President William McKinley Memorial
The west side of Capitol Square is marked by the McKinley Memorial, a monumental grouping of statues that honors the nation's 25th President, an Ohio native who was assassinated in office in 1901.
William McKinley was also a US Senator from Stark County and governor of Ohio in 1891 until he was elected President in 1896.
In 1906 when the McKinley Memorial was unveiled, a crowd of over 50,000 people attended the event, the largest crowd to attend any Statehouse event to that time. They were drawn in large measure by the memory of the recently departed President, and also by the guest of honor at the unveiling, Alice Roosevelt Longworth, wife of an Ohio Congressman and the daughter of McKinley's Vice President, Theodore Roosevelt. Dubbed "Princess Alice" in the media of the day, Mrs. Longworth was known for her up to the minute fashions, daring behavior and tart tongue.
The location of the McKinley statue is particularly important. The statue gazes west across High Street to the site of the former Neil House Hotel, where William McKinley and his wife Ida lived when McKinley was in Columbus. Ida McKinley's health declined greatly during her time as First Lady of Ohio. She was frail, and often bed ridden. Her devoted husband, hesitant to leave her side, every morning when he was required at the Statehouse, would make a point of waving to his wife as she gazed out the second story window of their hotel window.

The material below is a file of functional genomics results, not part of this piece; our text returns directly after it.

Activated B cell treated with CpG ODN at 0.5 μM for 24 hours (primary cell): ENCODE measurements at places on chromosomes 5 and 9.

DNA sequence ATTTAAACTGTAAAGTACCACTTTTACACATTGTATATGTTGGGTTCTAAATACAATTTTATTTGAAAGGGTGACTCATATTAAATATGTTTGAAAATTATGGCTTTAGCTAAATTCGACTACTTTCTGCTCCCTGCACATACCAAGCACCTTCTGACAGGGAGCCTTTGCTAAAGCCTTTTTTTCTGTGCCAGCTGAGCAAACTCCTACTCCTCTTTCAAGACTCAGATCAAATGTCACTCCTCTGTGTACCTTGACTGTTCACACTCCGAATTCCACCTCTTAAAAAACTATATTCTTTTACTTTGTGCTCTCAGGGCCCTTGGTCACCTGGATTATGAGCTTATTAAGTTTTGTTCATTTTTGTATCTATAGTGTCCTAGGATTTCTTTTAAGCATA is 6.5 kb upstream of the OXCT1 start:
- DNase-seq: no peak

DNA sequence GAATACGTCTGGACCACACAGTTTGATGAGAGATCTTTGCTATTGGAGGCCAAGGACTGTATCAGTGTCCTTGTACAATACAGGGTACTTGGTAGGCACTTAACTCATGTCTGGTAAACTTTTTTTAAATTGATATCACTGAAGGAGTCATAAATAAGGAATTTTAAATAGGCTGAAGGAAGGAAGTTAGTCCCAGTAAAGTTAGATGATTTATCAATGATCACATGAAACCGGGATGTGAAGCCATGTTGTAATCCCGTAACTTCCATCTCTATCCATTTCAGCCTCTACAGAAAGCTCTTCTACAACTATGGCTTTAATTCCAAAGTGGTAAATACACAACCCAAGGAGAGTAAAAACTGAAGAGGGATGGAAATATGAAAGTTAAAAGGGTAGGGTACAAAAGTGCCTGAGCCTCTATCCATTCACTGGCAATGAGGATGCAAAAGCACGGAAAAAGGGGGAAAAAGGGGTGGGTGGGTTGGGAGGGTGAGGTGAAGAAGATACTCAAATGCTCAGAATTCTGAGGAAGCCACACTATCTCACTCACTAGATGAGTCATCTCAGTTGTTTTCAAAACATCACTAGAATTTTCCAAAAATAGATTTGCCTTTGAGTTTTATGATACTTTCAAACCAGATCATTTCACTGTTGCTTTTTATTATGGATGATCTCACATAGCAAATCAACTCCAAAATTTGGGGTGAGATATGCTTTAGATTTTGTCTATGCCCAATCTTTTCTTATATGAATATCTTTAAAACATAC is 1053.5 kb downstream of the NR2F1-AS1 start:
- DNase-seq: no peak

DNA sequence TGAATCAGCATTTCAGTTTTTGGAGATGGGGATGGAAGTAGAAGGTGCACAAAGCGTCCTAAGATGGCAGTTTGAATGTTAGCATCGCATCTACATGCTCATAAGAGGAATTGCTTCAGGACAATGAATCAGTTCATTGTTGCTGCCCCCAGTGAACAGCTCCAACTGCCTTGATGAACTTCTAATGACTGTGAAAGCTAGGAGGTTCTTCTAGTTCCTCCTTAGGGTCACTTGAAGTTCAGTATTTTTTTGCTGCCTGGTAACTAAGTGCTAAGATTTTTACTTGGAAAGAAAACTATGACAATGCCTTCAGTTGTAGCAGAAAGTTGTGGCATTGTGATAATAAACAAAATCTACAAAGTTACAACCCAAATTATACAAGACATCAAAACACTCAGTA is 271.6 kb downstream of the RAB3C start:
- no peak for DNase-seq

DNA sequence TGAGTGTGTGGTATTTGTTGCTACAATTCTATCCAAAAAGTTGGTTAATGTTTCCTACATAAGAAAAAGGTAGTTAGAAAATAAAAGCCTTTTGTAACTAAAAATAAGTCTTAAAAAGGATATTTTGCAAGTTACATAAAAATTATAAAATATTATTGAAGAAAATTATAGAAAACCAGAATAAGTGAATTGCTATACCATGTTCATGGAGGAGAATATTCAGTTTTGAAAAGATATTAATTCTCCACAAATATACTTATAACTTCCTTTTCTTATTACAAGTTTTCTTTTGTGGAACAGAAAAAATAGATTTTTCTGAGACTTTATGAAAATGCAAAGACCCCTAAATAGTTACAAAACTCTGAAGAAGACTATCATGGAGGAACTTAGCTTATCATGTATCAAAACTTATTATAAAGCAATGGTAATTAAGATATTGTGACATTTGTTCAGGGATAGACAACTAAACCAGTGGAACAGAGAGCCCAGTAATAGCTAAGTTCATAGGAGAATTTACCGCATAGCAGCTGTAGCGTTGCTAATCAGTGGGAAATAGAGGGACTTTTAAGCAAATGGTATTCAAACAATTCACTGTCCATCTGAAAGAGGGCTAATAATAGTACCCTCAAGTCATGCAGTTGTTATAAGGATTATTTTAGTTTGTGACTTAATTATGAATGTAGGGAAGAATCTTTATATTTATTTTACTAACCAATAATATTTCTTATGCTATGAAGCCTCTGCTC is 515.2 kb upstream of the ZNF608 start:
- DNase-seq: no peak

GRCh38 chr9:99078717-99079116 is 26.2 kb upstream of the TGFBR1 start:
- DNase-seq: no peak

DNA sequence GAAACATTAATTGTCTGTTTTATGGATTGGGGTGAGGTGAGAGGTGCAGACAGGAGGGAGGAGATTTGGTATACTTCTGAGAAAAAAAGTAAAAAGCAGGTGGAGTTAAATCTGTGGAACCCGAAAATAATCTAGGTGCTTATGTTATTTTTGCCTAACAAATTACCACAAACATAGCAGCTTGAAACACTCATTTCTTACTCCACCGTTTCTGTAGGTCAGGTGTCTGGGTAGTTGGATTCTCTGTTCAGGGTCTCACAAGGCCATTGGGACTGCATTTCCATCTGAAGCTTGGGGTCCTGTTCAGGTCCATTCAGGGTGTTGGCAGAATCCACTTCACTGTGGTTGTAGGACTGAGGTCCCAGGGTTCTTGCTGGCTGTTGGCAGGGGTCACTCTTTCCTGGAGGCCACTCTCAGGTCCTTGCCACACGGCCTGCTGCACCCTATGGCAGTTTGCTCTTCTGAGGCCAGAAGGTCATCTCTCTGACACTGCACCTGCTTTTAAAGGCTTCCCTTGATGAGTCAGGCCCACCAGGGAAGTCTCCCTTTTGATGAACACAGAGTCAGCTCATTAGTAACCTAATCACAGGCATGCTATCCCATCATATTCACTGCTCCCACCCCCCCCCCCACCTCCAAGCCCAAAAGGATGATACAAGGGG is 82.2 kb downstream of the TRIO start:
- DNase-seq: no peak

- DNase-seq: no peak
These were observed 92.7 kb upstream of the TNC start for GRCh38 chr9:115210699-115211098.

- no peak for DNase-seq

On each side of the Memorial are two other groups of statues depicting an adult figure and a child. The female figure with a palm branch is Peace. The male figure is Prosperity. The boy and girl figures represent the future of the state that rests in the hands of her children.
The inscription reads:
The United States
Let us ever remember that our interest is in concord, not conflict, and that our real eminence rests in the victories of peach, not those of war.
Our earnest prayer is that God will graciously vouchsafe prosperity, happiness, and peace to all our neighbors, and like blessings to all the peoples and powers of earth.
The quote is from President McKinley's speech that he gave at the Pan-American Exposition in Buffalo, just before he was assassinated.
Among the most prominent features of the Ohio Statehouse and Capitol Square is the symbolism found in the historic statues, monuments and markers expressing the ways different generations of Ohioans have understood their history and own experiences, and how they wished to be remembered.